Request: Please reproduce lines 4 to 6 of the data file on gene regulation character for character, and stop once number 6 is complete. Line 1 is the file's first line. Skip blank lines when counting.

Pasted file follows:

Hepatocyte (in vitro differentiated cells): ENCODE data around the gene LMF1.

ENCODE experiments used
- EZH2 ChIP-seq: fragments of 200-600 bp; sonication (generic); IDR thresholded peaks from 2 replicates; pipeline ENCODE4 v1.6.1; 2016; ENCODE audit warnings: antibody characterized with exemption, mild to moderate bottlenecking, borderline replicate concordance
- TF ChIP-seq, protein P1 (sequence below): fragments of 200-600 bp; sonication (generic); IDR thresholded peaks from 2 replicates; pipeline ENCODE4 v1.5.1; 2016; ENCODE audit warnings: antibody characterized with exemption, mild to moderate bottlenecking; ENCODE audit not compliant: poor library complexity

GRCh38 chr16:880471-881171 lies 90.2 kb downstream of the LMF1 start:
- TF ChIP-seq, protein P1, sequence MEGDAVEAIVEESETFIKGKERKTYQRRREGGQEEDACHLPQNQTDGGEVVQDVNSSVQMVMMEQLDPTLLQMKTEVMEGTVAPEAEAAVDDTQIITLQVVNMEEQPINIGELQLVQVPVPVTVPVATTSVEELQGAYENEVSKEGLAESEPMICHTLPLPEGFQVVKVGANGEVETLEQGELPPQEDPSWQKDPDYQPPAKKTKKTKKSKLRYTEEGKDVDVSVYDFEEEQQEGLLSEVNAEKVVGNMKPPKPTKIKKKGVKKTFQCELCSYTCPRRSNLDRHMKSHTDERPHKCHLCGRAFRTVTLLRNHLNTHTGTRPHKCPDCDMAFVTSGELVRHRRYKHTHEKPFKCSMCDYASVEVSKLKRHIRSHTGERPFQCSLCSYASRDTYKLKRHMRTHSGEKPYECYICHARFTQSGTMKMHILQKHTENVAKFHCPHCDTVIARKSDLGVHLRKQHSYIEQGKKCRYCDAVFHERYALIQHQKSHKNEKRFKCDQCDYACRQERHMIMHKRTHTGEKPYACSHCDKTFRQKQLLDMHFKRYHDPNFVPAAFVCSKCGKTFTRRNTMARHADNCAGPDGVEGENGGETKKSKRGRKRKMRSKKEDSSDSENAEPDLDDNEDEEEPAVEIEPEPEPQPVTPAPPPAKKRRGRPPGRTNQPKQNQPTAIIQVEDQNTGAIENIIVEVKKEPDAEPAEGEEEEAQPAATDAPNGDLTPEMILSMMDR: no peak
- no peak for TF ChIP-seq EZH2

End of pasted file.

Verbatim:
- TF ChIP-seq, protein P1 (sequence below): fragments of 200-600 bp; sonication (generic); IDR thresholded peaks from 2 replicates; pipeline ENCODE4 v1.5.1; 2016; ENCODE audit warnings: antibody characterized with exemption, mild to moderate bottlenecking; ENCODE audit not compliant: poor library complexity

GRCh38 chr16:880471-881171 lies 90.2 kb downstream of the LMF1 start:
- TF ChIP-seq, protein P1, sequence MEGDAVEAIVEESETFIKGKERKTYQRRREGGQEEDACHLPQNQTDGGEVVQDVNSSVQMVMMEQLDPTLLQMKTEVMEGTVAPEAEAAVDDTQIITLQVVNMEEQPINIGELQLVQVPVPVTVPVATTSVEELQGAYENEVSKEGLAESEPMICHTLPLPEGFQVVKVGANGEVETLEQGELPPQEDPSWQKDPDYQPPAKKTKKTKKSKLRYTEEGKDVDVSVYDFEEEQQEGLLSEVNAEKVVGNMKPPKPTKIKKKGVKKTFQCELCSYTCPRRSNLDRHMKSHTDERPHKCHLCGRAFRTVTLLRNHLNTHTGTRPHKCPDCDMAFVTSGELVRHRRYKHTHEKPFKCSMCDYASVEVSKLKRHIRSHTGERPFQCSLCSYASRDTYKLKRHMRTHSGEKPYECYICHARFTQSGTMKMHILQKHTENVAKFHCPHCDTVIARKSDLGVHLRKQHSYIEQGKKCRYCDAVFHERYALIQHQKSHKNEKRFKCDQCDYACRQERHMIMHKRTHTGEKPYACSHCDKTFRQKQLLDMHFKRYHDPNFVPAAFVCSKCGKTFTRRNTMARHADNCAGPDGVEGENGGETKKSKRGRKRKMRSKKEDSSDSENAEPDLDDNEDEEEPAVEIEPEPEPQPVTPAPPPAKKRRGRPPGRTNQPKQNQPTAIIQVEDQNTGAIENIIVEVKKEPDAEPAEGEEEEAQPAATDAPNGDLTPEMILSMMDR: no peak